Dungan Revolt[edit]

The Dungan revolt by the Hui from the provinces of Shaanxi, Gansu, Ningxia and Xinjiang, broke out due to a pricing dispute over bamboo poles which a Han merchant was selling to a Hui. It lasted from 1862 to 1877. The failure of the revolt led to the flight of many Dungan people into Imperial Russia.

Muslims in Beijing during the Rebellion[edit]

The Hui Muslim population of Beijing was unaffected by the Muslim rebels during the Dungan revolt.[22]

Rebellions[edit]

During the mid-nineteenth century, the Muslims revolted against the Qing dynasty, most notably in the Dungan revolt (1862–1877) and the Panthay rebellion 1856-1873) in Yunnan. The Manchu government ordered the extermination of all rebels, killing a million people in the Panthay rebellion,[21][23] and several million in the Dungan revolt[23][23]

However, Muslims in other parts of China proper like in the east and southern provinces who did not revolt, were not affected at all by the rebellion, and experienced no genocide, nor did they seek to revolt. It was reported that Muslim villages in Henan province, which was next to Shaanxi, were totally unaffected and relations between Han and Hui continued normally.

Elisabeth Allès wrote that the relationship between Hui Muslim and Han peoples continued normally in the Henan area, with no ramifications or consequences from the Muslim rebellions of other areas. Allès wrote in the document "Notes on some joking relationships between Hui and Han villages in Henan" published by French Centre for Research on Contemporary China that "The major Muslim revolts in the middle of the nineteenth century which involved the Hui in Shaanxi, Gansu and Yunnan, as well as the Uyghurs in Xinjiang, do not seem to have had any direct effect on this region of the central plain."[24]

Many Muslims like Ma Zhan'ao, Ma Anliang, Dong Fuxiang, Ma Qianling, and Ma Julung defected to the Qing dynasty side, and helped the Qing general Zuo Zongtang exterminate the Muslim rebels. These Muslim generals belonged to the Khafiya sect, and they helped Qing massacre Jahariyya rebels. General Zuo moved the Han around Hezhou out of the area and relocated them as a reward for the Muslims there helping Qing kill other Muslim rebels.

In 1895, another Dungan Revolt (1895) broke out, and loyalist Muslims like Dong Fuxiang, Ma Anliang, Ma Guoliang, Ma Fulu, and Ma Fuxiang suppressed and massacred the rebel Muslims led by Ma Dahan, Ma Yonglin, and Ma Wanfu. The 1895 revolt was similar to the 1781 Jahriyya revolt in that it began with fighting between different Muslim factions,[25] and that they had tried to resolve the dispute between the factions through the legal system of China before turning to violence.[26]

A Muslim army called the Kansu Braves led by General Dong Fuxiang fought for the Qing dynasty against the foreigners during the Boxer Rebellion. They included well known Generals like Ma Anliang, Ma Fulu, and Ma Fuxiang.

In Yunnan the Qing armies only massacred the Muslims who had rebelled, and spared Muslims who took no part in the uprising.[27]

Culture[edit]

The dome of Qi Jingyi's Gongbei (shrine) seen over the wall of Hongyuan Park in Linxia

In the Qing dynasty, Muslims had many mosques in the large cities, with particularly important ones in Beijing, Xi'an, Hangzhou, Guangzhou, and other places (in addition to those in the western Muslim regions). The architecture typically employed traditional Chinese styles, with Arabic-language inscriptions being the chief distinguishing feature. Many Muslims held government positions, including positions of importance, particularly in the army.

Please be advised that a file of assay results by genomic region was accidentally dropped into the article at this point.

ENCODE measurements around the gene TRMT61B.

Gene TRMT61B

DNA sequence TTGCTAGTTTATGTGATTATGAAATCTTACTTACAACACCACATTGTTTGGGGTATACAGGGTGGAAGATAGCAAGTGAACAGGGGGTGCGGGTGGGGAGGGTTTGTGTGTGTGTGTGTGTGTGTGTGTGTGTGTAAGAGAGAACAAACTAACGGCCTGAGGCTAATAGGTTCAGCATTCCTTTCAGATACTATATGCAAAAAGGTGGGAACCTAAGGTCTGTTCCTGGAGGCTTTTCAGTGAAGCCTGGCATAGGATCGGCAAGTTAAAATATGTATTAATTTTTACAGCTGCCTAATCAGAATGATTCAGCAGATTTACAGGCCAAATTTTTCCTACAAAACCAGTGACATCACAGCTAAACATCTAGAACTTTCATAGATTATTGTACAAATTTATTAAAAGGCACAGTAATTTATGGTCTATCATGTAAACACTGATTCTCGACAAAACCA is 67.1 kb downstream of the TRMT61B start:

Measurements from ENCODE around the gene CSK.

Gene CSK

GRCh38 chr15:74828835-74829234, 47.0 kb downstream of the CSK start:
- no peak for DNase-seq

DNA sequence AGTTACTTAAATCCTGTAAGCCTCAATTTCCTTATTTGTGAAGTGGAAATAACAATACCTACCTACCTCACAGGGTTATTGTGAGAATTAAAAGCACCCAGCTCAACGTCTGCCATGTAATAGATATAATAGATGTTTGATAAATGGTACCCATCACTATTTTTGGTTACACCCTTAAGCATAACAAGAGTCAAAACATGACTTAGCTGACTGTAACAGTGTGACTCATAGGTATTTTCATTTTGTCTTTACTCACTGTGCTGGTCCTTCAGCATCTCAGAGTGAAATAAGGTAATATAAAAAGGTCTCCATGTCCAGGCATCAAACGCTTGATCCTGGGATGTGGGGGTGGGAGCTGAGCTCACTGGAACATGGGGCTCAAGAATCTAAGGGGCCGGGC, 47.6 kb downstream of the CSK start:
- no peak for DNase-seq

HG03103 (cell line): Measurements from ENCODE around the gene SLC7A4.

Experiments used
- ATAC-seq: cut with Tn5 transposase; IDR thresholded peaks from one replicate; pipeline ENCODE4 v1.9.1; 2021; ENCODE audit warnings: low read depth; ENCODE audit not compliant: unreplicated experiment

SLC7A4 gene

The Qing treated Han and Hui civilians the in the same legal category. Both Han and Hui were moved from the walled city in Beijing to the outside,[28] while only Bannermen could reside inside the walled city.

The origin of Hui in Urumqi is often indicated by the names of their Mosques.[29]

Painting depicting a Chinese Muslim, during the reign of the Qing dynasty.

Sufism spread throughout the Northwestern China in the early decades of the Qing dynasty (mid-17th century through early 18th century), helped by somewhat easier travel between China and the Middle East.[30] Among the Sufi orders found in China are the Kubrawiyya, Naqshbandiyya, and Qadiriyya.[31] The Naqshbandiyya spread to China via Yemen and Central Asia.[32][33] Most Islamic proselytization activity occurred within the Muslim community itself between different sects and was not directed at non-Muslims, proselytizers who sought to convert other Muslims included people like Qi Jingyi, Ma Mingxin, Ma Qixi, and Ma Laichi.[34] Some Sufi orders wear distinctive headgear, a six cornered hat can be found in China.[35][36] The most important Sufi orders (menhuan) included:

Chinese Hui Sufis developed a new type of organization called the menhuan, centered around a lineage of Sufi masters.[37][38]

The Hui Muslim scholar Liu Zhi wrote about Sufism in Chinese and translated Sufi writings from their original languages.[39][40] The Hui Muslim scholar Wang Daiyu used Confucian, Daoist, and Buddhist terminology in his Islamic writings.[41] Liu Zhi and Wang Daiyu were both Gedimu (non-Sufi) Muslims and argued that Muslims could be loyal both to the Mandate of Heaven and Allah, justifying Muslim obedience to the Qing government, since Allah was reflected by the Mandate of Haven in this world.[42] Liu Zhi and Wang Daiyu's writings became part of the Han Kitab, a Chinese Islamic text which synthesized Islam and Confucianism, using Confucian terminology to explain Islam.[43] Liu Zhi met and talked with the Vice Minister of the Board of War regarding Islam, convincing him that Confucian principles were supported by Islam so that it should not be regarded as heretical.[44] Liu Zhi used neo-Confucianism in his Islamic work titled as "The Philosophy of Arabia", and it was written that the book "illuminates" Confucianism, while Confucianism was at odds with Buddhism and Taoism, in a preface to the book by the non-Muslim Vice-Minister of the Board of Propriety.[45]